Thank you for your insightful comments, particularly your point that there is no
one-size-fits definition of an ADC’s duties and some of the reasons that is so.
I would think that those ADC’s chosen “for having real soldiering skills and a
lively intelligence ... were expected to thoroughly understand the
administration of the type of unit under command and the how information
was to be collated at their level of command”, the ones you called “experienced officers” were the ones serving high ranking generals. However,
my Lieutenant was in his teens and fits the second category you mentioned:
“Some generals took on a certain number of aides as a favour to friends
or benefactors. These young men often lacked experience and were of
questionable use other than whatever pride and determination they might
You also offered:
“At the other end you have brigade commanders in all armies who were entitled to one or two aides and staff personnel. These individuals were selected for
knowledge, experience and aptitude - not dancing skills or knowing how
to find a chef”
From Rory Muir’s ‘Tactics and the Experience of Battle in the Age of Napoleon’, page 170:
“They did anything ad everything fro their general from writing messages and carrying orders, to leading the dance at a ball or acting as an interpreter.
This from Howie Muir, Napoleon Series, Saturday, 31 March 2007:
“ADC's duties would largely consist of accompanying his chief when he went out, copying letters, talking pleasantly to the person the General didn't want to talk to, making excuses when the boss had a hangover or was busy, passing the port after dinner, leading the dance at the local assembly. In other words, being pleasant young obliging company who could be asked to fetch and carry, but would also make a good impression in the local society (whether civil or military).
I added the business about the chef because my Lieutenant’s journal speaks of involvement in troubles with his general’s unhappy chef.
You wrote: “I have to admit that I didn't like your definition at all. Here's my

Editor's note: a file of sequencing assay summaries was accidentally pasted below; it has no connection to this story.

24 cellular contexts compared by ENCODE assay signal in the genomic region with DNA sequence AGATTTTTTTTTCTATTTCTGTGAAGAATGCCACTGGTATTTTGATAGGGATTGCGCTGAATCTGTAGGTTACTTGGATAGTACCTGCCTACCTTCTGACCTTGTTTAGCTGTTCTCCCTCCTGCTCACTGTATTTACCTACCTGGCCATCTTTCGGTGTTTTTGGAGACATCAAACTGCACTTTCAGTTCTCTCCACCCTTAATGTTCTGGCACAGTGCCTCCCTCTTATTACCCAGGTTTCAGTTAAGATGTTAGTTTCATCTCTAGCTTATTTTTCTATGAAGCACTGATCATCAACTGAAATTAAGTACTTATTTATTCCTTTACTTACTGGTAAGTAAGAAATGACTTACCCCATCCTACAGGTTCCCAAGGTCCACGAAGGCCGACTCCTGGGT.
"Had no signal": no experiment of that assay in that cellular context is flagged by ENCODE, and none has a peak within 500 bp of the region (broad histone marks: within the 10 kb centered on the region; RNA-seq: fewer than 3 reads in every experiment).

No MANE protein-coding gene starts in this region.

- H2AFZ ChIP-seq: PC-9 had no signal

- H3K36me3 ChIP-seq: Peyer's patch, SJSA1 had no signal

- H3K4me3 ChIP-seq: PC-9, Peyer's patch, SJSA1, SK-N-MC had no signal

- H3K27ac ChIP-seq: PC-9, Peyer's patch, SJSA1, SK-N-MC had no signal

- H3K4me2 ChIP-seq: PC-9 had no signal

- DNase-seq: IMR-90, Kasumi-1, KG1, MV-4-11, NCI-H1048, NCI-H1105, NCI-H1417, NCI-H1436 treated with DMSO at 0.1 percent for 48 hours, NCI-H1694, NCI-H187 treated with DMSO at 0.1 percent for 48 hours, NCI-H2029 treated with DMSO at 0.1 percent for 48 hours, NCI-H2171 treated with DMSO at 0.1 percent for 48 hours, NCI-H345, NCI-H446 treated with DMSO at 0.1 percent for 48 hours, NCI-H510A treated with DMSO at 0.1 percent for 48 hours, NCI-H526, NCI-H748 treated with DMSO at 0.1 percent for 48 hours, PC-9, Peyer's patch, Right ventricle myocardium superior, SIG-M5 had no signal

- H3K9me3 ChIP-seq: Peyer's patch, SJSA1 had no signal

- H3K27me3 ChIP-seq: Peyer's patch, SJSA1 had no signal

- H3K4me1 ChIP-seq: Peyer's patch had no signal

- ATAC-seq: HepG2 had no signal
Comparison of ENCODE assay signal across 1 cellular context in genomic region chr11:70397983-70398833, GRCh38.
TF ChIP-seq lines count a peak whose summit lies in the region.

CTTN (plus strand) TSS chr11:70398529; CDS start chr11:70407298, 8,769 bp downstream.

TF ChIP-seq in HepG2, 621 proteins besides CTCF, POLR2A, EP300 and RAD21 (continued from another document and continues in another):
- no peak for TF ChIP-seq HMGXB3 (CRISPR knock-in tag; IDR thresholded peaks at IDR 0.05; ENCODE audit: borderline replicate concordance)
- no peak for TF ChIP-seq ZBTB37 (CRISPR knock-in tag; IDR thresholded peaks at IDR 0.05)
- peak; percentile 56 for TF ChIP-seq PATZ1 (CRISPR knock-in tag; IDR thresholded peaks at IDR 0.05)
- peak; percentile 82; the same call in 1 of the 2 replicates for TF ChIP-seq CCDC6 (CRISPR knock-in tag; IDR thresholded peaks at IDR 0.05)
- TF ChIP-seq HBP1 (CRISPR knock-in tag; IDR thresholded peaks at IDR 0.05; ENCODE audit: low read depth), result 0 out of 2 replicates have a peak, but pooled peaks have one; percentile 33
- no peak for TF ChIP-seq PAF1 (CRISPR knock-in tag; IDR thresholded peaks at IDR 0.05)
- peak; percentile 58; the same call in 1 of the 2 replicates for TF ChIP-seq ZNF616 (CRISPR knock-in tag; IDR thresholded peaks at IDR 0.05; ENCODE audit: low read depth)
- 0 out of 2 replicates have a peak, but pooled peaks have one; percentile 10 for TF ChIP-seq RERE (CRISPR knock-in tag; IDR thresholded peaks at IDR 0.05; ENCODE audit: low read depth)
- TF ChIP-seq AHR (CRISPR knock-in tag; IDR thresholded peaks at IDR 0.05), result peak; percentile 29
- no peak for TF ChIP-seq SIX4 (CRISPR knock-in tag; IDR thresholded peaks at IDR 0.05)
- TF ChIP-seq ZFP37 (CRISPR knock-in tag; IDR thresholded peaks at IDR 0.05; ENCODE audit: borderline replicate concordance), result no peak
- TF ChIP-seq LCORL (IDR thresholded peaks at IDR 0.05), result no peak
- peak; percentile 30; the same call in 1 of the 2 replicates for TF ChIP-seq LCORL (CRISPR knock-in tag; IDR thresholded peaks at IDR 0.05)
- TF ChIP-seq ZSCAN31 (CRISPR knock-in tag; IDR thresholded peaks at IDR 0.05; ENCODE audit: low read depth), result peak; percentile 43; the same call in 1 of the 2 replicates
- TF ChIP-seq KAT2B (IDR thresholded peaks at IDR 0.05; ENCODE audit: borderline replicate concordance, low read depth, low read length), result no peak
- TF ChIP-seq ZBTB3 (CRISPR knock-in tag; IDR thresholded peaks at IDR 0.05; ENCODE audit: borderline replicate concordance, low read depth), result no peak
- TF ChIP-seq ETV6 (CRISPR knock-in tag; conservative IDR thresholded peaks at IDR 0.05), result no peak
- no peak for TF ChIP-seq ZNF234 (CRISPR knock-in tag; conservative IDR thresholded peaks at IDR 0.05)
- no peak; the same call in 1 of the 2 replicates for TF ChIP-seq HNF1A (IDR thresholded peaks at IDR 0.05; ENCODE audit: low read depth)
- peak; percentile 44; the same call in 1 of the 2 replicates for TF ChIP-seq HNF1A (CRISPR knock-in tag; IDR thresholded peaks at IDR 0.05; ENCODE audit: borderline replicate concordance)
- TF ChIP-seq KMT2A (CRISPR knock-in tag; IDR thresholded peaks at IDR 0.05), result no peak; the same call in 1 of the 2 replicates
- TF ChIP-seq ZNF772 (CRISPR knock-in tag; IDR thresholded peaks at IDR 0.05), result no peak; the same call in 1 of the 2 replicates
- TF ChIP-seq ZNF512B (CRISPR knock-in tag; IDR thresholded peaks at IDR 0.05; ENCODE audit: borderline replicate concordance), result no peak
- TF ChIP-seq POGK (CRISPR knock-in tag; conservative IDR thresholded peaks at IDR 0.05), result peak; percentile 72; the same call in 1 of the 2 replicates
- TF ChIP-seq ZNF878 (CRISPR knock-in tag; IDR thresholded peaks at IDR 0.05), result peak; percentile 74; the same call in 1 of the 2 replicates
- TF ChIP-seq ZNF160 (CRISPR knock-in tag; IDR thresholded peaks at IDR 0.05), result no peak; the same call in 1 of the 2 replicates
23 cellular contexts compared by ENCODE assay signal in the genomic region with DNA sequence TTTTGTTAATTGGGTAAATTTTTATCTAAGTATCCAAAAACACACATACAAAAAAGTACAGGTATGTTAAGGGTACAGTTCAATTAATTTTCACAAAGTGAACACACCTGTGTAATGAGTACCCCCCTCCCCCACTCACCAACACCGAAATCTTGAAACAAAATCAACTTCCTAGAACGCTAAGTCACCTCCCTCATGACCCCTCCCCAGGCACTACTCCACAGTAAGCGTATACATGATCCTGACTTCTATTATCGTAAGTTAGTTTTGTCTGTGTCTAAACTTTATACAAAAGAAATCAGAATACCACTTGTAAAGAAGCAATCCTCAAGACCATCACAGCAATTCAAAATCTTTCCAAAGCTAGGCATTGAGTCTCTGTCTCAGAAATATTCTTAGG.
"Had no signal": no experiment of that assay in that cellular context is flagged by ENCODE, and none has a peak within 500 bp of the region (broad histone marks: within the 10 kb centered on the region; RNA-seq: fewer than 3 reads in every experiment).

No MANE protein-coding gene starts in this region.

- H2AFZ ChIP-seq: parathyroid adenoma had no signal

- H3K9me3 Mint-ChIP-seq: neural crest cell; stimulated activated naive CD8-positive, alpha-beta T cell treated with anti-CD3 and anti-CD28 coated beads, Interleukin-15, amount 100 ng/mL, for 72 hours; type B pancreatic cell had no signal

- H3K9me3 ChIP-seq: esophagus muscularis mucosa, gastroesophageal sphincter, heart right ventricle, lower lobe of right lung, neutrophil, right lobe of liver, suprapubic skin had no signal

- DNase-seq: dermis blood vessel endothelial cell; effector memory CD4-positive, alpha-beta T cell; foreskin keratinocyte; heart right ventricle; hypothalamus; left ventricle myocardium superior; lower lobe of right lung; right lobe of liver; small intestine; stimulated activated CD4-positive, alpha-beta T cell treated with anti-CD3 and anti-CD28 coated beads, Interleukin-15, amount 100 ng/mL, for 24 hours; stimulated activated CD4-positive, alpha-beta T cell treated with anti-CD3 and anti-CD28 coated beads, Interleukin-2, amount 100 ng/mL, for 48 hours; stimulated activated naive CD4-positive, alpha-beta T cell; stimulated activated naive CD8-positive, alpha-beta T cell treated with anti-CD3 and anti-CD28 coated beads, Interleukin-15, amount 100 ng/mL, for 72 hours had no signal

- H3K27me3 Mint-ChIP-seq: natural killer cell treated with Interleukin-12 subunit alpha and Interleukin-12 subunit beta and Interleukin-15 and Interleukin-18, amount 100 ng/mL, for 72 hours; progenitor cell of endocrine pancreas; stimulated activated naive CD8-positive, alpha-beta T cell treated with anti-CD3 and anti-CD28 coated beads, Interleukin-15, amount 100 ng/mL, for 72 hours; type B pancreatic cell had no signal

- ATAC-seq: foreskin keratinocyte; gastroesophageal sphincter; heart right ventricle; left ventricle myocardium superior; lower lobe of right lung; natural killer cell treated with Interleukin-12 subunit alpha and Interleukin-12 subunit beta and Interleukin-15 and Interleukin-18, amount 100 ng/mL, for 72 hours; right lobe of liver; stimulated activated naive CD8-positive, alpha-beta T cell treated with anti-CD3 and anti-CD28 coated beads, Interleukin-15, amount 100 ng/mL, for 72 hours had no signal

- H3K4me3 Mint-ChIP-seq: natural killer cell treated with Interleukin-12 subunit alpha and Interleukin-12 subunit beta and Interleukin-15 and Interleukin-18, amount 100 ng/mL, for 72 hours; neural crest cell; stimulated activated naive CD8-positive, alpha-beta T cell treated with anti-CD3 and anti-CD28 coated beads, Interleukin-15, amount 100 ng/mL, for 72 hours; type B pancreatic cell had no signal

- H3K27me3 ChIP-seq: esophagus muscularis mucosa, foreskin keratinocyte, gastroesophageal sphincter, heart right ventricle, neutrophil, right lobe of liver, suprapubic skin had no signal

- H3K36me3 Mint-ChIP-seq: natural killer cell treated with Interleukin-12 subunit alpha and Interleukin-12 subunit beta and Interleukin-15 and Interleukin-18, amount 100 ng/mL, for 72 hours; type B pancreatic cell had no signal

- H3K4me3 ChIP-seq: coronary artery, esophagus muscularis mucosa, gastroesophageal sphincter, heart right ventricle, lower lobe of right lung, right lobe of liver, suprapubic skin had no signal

breakdown of major issues I have with it:
"An Aide-de-Camp was a General?s personal aide " - OK, but it connotes
personal service. Aides worked as staff officers (and I am presuming you
have little idea yet about how much work that entailed), couriers and
took on assignments as order. These assignments might range from leading
a patrol to auditing records in a unit to liaising with other commands”.
My Lieutenant may well have audited unit records (thanks for that one) and liaised with other commands but never led any patrols thus I am more interested in non-combat duties
Your wrote: “"who did all required in his general?s name" - Not quite. To do
something in person's name means that you can speak on behalf of that
person and make decisions. This might have been true of some aides
(think of Colonel Gordon on behalf of Wellington or one of Napoleon's
General Aides-de-Camp. Some wet nosed lieutenant would NOT be able to
act in a general's name”.
You added: "An ADC was considered a trusted member of a general?s military
?family?" - I think you have borrowed this phrase from somewhere, but
cannot place it at this moment.
From ‘donaldwilliambrown‘, Napoleon Series, Sunday, 1 April 2007: “as part of the general's military 'family' I suspect part of their role was to provide company & a sounding board to their lord & master. It was not officially part of their duties but it was not uncommon that they spoke another language or two & provided translation when necessary”.
You doubt that translation is a social skill:
"Social skills, including translation, were considered desirable skills
for an ADC to have and hone." - Since when is translation a social
Wikipedia: “Social skills are a group of skills which a social animal uses to interact and communicate with others. These skills can be used to affect status in the social structure and for many other motivations. Social rules and relations are created, communicated, and changed in verbal and nonverbal ways creating social complexity useful in identifying outsiders and intelligent breeding partners. The process of learning these skills is called socialization”. .
Another source for my somewhat misinformed description of an ADC’s non-combat duties:
Caroline Miley: March, 2007: “They were the general's "eyes and ears", he could confide sensitive information to them, if necessary they could assume command at various levels, especially in an emergency”.
"and his statements or commands were to be taken with the same level of
seriousness as those of the ADC?s general?s" - No, most emphatically so,
in almost all cases”.
Howie Muir, Napoleon Series, Saturday, 31 March 2007: “An aide-de-camp was a personal appointment, and privilege of the choice lay with the general officer; after all, it is the general who has to live with the choice. Being a personal appointment, the use of an adc was largely a matter of personal style for the employing general. And as trust matured between the two men, the adc could be relied upon more and more to exercise a degree of discretion, speak more authoritatively with his general's voice, and have his observations provide trusted input for the employing general.“
All of the above supports your statement that there is no one-size-fits definition of a
British subaltern’s ADC duties but does not necessarily support an assertion that my attempted short definition was completely inaccurate as you seemed to think. However, I must admit that it certainly needs more work.
My monograph is not a novel.
It would seem that an ADC’s duties depended a great deal on on his commander’s rank, duty and preferences.